Blaney wins game of survival at Daytona

Blaney wins game of survival at Daytona
Jared C. Tilton/Getty Images

NASCAR wanted a random, crazy outcome to decide the regular Cup season and that's precisely what happened in Saturday night's Coke Zero 400 at Daytona International Speedway.

After the smoke cleared from a multi-car wreck on the final lap, Ryan Blaney rose victorious.

Blaney backed up his first multiple-win season in the Cup Series with more career-firsts—consecutive victories, a Daytona trophy and five top-five finishes in his last six starts.

“It was wild,” Blaney said. “We missed that big one—barely. I don’t know how we missed it and then we got a restart on the front row and it was kind of a drag race. I’m really thankful to (Corey) LaJoie, who gave me a really good push and we were able to get clear on the restart, so I appreciate the push from him.

“It was a very eventful race. It’s so cool to be here in victory lane in Daytona. Maybe we’re on a roll right now and we’ve got everything going our way.  Hopefully, we keep it up.”

Chris Buescher finished second but was disqualified after NASCAR officials discovered the track bar assembly on the No. 17 Ford did not conform to specifications. Consequently,  Bubba Wallace moved up to second and tied his career-best finish. Ryan Newman, Ryan Preece, Tyler Reddick, Justin Haley, Alex Bowman, Chase Elliott, BJ McLeod and Josh Bilicki rounded out the top 10.

Blaney vaulted to second in the point standings entering the Playoffs. Kyle Larson overcame a 144-point deficit over the last 14 races to finish 18 points ahead of Denny Hamlin and win the regular-season championship.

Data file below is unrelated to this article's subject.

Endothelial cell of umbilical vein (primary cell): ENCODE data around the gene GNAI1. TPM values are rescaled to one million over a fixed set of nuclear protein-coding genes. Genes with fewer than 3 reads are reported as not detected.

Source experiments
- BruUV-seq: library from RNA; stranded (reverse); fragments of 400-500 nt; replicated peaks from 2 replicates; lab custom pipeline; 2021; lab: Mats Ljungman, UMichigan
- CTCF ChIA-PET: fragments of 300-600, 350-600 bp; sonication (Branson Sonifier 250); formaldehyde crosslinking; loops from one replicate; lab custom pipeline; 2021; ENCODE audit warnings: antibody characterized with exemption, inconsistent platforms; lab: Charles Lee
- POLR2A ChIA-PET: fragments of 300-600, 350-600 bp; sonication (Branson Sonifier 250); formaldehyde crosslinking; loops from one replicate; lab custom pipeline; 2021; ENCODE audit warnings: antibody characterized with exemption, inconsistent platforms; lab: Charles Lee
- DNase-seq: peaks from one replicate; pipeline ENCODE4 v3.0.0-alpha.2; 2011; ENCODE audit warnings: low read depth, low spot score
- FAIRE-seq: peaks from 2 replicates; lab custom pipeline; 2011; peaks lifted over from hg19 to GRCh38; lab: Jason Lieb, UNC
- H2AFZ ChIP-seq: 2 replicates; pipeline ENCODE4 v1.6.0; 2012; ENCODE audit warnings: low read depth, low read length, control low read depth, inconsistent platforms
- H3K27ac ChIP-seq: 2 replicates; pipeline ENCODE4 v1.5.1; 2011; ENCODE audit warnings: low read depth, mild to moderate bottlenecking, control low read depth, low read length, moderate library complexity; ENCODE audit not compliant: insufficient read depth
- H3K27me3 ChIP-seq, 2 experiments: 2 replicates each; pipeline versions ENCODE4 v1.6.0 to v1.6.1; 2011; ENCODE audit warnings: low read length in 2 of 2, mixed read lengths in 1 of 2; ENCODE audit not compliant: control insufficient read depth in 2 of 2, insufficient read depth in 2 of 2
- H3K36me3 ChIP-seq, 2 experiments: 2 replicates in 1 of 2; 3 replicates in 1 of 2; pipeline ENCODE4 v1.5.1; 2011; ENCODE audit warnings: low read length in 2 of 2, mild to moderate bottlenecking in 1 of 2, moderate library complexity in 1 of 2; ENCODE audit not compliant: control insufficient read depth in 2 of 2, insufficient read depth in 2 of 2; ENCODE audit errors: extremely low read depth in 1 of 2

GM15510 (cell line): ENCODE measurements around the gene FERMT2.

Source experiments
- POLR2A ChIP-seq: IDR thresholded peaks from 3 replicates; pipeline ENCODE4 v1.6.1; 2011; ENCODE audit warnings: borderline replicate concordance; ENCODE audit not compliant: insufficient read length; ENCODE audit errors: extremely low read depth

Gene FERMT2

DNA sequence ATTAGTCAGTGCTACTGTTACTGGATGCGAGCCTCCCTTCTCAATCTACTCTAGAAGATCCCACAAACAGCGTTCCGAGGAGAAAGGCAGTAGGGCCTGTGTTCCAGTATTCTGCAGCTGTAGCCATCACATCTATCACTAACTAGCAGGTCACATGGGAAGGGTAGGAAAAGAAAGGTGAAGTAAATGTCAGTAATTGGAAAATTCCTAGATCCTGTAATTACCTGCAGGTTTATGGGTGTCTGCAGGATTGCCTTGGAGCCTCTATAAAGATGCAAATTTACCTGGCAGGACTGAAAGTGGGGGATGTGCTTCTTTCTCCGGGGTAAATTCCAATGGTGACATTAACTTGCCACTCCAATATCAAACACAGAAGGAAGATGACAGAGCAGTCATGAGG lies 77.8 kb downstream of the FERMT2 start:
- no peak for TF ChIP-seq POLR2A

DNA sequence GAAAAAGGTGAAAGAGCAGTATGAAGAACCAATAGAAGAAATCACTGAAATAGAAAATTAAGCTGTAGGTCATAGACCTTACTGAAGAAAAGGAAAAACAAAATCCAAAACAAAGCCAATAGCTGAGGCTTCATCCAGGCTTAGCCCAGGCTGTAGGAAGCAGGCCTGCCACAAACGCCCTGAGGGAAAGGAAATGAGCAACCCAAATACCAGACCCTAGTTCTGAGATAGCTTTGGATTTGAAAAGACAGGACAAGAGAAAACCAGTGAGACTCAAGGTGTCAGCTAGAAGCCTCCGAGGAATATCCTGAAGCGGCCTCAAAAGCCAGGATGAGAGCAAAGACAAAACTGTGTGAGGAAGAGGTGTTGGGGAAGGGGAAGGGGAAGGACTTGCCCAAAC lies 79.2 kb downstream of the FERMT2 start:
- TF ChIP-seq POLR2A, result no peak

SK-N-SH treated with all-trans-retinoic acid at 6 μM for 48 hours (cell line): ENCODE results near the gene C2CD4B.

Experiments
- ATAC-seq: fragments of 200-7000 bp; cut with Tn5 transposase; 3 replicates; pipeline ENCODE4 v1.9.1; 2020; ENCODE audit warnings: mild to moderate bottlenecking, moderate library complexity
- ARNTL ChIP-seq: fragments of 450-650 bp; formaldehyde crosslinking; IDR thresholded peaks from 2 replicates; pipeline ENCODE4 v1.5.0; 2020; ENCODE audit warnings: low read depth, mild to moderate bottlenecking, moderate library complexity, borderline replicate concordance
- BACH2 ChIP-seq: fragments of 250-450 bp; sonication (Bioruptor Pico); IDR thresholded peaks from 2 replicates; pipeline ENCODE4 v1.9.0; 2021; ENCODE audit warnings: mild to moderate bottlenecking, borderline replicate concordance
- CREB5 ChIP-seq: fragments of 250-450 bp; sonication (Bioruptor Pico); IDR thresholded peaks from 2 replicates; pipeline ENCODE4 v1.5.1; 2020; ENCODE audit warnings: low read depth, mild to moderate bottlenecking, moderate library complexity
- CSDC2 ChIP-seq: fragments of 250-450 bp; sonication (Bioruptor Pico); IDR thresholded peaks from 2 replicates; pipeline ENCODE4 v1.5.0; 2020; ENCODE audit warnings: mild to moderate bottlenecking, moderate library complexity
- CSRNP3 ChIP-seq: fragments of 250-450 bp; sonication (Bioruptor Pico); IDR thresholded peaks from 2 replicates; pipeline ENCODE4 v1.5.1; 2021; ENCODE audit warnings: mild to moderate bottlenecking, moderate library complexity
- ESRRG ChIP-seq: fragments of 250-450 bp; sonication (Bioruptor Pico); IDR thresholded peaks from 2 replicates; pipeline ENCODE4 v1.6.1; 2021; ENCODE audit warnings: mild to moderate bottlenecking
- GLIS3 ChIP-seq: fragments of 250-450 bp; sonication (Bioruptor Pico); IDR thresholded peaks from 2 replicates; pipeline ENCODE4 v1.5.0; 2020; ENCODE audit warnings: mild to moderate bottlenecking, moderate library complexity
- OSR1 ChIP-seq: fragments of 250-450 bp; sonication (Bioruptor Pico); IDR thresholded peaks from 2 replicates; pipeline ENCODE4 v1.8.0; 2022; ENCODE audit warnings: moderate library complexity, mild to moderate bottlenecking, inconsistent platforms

“Our team has worked so hard all of the regular season,” Larson said. “I couldn’t do it without Mr. Hendrick and Linda (Hendrick) and all of their support. Everybody back at the shop, too. This is a long season and we still have 10 races to go." 

The drama began early between Larson and Hamlin. After multiple pre-race inspection failures, Larson started from the rear of the field. Hamlin developed a vibration after contact with Ross Chastain on Lap 15. When the leaders pitted for fuel on Lap 22 during the Competition Caution, Hamlin blocked Kurt Busch’s entry into his pit box. Busch was forced to run another lap before service.

Elliott shot out to an early lead after the Lap 26 restart but his progress was slowed by debris on his grille. He turned over the point to Joey Logano but claimed the lead again on Lap 44 and held on for the stage win.

In the second stage, Martin Truex Jr. emerged as the frontrunner before debris forced the No. 19 Toyota to relinquish the lead to Christopher Bell on Lap 70. Seven laps later, Logano returned to the point but on the next circuit, Reddick tagged LaJoie. Ryan Preece slowed to miss the incident and was punted by Hamlin as Aric Almirola spun out and collected Alex Bowman in Turn 3. Logano held onto the lead and won Stage 2 on Lap 100.